The Human Face of Climate Change


(Huene Island, pictured above, part of the Carteret Island chain, has literally been cut in two by rising sea levels)
Papua New Guinea’s Mission to the United Nations recently announced that it would evacuate the Carteret Islands, a horseshoe-shaped group of islands in the South Pacific. 2,000 Carteret Islanders slanders will receive funding to resettle on Bougainville Island, which is a four-hour boat ride away.
The Carteret Islanders are not the world’s first climate refugees, but since they have all been displaced together, they may become some of the best known. Meanwhile, people like Jim Inhofe insist that we sit on our hands.
Below is the press release from the Papua New Guinea Mission to the United Nations (I’d link to it, but as you can see, the PNG Mission web site isn’t quite up and running).

PORT MORESBY, Papua New Guinea (The National, Oct. 17) – The Carteret Islands are almost invisible on a map of the South Pacific, but the horseshoe scattering of atolls in eastern-most Papua New Guinea is on the front line of climate change, as rising sea levels and storm surges eat away at their existence. For 20 years, the 2,000 islanders living there have fought a losing battle against the ocean, building sea walls and trying to plant mangroves. Each year, the waves surge in higher, destroying vegetable gardens, washing away homes and contaminating fresh water supplies. Recently, Prime Minister Sir Michael Somare appropriated PGK4.1 million [US$1.4 million] to resettle PNG villagers affected by global warming. The funding was part of a PGK1.6 billion [US$569 million] supplementary budget handed down by Treasury and Finance Minister Patrick Pruaitch. Out of the PGK4.1 million funding, PGK2 million [US$712,000] will go to the Bougainville Autonomous Region’s Carteret Islanders. The local Bougainville government has an ongoing resettlement program which it hopes to complete by the end of the year. Rising sea levels will not only displace human populations. Coral reefs are expected to be affected by changes in ocean levels and sea surface temperatures.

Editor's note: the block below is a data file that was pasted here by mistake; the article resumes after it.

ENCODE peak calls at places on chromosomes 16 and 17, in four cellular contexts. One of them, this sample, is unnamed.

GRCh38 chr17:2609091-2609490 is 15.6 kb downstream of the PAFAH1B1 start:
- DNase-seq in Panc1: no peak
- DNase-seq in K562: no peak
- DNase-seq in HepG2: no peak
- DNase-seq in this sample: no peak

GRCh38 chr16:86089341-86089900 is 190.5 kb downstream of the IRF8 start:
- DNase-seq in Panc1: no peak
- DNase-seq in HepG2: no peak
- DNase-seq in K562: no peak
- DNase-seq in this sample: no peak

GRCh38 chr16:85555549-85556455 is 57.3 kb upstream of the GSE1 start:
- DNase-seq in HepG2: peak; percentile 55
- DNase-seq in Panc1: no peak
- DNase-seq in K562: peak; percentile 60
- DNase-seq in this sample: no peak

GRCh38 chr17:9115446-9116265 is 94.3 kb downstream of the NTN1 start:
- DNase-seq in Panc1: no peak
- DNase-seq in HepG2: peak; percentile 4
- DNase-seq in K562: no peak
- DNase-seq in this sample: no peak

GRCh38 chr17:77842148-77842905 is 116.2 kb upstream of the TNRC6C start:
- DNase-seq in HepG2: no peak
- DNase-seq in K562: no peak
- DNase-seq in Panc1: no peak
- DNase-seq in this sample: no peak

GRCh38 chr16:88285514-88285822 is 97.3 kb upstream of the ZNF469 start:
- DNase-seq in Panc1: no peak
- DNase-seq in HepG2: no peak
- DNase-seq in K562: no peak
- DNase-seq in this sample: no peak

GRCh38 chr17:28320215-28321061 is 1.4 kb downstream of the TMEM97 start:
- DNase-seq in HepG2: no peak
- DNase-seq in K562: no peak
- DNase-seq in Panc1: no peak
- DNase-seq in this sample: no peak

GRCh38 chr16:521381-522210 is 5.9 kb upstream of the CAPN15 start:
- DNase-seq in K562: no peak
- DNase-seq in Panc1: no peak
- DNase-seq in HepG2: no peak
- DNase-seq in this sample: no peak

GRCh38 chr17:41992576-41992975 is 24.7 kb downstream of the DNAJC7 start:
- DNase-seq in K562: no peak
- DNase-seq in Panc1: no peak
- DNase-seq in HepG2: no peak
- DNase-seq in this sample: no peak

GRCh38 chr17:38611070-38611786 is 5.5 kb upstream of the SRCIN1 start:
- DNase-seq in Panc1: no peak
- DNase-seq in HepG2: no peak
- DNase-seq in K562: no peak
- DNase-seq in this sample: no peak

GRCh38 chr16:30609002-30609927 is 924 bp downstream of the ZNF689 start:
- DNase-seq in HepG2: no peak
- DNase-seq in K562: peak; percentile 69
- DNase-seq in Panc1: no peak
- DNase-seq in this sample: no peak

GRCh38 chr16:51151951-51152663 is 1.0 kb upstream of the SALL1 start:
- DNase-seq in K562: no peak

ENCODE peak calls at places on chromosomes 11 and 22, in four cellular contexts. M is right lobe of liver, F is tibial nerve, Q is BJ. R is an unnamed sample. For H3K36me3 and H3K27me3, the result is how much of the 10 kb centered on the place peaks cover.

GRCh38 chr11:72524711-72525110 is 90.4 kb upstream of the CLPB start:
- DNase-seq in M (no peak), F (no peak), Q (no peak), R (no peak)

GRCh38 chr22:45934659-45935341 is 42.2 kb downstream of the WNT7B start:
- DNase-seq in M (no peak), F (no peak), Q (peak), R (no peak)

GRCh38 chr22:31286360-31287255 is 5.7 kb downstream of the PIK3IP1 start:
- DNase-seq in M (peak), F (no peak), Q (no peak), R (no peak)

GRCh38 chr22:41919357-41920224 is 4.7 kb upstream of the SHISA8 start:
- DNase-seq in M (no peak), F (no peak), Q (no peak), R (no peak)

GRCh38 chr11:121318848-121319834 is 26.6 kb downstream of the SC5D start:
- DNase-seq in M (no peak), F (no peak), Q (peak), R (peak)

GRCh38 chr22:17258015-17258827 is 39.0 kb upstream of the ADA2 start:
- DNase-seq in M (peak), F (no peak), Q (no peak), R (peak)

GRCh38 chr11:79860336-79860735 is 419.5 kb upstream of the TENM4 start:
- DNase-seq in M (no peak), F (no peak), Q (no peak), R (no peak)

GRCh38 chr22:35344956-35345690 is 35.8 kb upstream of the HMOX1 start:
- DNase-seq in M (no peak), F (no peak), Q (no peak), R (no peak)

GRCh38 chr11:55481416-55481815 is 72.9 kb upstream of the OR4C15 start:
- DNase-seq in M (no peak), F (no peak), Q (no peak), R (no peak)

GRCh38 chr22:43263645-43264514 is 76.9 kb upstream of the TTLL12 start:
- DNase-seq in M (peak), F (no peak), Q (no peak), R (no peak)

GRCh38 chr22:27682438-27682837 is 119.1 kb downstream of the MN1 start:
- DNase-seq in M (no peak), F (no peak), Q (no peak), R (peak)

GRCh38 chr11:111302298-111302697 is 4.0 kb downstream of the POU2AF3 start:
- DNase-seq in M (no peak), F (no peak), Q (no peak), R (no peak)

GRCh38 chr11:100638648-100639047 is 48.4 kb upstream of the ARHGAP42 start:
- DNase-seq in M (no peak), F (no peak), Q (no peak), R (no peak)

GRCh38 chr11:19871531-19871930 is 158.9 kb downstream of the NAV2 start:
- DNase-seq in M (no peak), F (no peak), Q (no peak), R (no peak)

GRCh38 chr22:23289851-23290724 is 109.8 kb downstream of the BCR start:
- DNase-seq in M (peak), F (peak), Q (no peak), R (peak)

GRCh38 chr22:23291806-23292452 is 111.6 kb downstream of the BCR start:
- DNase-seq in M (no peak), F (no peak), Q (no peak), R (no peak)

— Scott Paul


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